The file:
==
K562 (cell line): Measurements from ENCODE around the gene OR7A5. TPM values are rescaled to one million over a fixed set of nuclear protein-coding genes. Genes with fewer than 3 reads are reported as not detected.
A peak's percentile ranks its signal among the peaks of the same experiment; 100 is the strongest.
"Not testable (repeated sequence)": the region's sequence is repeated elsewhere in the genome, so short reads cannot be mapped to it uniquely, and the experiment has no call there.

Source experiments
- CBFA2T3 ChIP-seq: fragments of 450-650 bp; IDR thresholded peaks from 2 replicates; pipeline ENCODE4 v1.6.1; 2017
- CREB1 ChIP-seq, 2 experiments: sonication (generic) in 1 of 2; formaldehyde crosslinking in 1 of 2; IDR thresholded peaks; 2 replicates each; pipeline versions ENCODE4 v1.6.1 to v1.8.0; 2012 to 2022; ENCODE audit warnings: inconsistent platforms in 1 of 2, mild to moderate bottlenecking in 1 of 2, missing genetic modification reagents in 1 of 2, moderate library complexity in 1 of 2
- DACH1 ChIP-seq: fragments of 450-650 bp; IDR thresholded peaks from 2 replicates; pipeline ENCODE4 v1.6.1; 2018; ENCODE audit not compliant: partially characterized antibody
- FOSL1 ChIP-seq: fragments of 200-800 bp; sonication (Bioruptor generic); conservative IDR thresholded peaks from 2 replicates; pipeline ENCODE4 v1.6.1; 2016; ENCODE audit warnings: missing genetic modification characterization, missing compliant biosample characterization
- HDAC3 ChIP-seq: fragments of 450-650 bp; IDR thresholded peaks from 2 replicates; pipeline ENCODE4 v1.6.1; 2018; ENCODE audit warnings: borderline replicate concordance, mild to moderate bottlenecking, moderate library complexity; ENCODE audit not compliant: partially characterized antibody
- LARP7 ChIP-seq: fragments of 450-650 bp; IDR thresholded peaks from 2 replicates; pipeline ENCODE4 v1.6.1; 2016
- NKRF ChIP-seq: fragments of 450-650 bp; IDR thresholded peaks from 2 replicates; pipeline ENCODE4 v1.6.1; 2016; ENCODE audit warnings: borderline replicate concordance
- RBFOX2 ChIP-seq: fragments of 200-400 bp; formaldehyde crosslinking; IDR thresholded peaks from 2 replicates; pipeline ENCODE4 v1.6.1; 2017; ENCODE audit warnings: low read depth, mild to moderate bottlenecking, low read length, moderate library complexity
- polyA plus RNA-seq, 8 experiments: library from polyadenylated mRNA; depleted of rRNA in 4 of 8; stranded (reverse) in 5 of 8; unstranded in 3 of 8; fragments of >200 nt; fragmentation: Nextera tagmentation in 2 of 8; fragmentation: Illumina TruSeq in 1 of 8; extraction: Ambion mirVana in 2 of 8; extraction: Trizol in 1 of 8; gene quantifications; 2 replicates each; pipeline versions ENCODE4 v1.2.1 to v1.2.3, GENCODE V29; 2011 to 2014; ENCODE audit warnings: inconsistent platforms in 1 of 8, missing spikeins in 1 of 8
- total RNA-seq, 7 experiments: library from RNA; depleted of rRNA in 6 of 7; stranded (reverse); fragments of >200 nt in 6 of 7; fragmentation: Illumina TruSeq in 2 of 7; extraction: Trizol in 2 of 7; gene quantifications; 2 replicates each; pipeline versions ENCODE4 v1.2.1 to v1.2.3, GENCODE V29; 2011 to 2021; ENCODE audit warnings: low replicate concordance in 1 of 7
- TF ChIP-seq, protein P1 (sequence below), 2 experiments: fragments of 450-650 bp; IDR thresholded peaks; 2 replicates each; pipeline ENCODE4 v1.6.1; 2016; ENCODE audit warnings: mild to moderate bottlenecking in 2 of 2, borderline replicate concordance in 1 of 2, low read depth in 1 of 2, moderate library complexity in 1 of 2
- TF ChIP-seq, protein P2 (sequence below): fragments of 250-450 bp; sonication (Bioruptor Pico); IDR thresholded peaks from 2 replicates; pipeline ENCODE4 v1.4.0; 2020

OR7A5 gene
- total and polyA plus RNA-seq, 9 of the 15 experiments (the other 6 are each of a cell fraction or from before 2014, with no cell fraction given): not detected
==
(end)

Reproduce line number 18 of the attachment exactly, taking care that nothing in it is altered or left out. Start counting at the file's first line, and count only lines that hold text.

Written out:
- total and polyA plus RNA-seq, 9 of the 15 experiments (the other 6 are each of a cell fraction or from before 2014, with no cell fraction given): not detected